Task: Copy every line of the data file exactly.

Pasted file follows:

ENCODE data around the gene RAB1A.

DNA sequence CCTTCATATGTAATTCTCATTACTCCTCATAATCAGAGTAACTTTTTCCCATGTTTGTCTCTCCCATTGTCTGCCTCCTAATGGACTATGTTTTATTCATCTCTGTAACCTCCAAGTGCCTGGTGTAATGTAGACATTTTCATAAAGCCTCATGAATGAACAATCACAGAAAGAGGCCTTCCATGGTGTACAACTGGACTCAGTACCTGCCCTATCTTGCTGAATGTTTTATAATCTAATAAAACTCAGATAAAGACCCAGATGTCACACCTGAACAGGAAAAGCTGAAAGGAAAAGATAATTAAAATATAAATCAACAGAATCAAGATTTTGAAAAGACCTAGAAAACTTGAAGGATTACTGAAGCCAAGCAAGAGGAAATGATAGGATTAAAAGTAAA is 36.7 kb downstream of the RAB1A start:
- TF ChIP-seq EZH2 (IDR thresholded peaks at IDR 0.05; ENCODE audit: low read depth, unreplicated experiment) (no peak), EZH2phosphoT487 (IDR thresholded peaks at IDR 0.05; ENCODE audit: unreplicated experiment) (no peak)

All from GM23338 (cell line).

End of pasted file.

ENCODE data around the gene RAB1A.

DNA sequence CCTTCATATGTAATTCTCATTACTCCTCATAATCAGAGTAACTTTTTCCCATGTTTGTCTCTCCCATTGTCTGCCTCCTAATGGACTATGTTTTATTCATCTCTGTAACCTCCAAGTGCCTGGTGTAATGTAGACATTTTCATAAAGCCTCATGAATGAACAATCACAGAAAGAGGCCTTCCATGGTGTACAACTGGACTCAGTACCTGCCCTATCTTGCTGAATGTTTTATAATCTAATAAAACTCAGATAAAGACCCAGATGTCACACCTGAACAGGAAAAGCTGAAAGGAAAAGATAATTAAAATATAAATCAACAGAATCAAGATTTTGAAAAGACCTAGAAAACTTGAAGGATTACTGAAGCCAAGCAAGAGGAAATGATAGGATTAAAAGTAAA is 36.7 kb downstream of the RAB1A start:
- TF ChIP-seq EZH2 (IDR thresholded peaks at IDR 0.05; ENCODE audit: low read depth, unreplicated experiment) (no peak), EZH2phosphoT487 (IDR thresholded peaks at IDR 0.05; ENCODE audit: unreplicated experiment) (no peak)

All from GM23338 (cell line).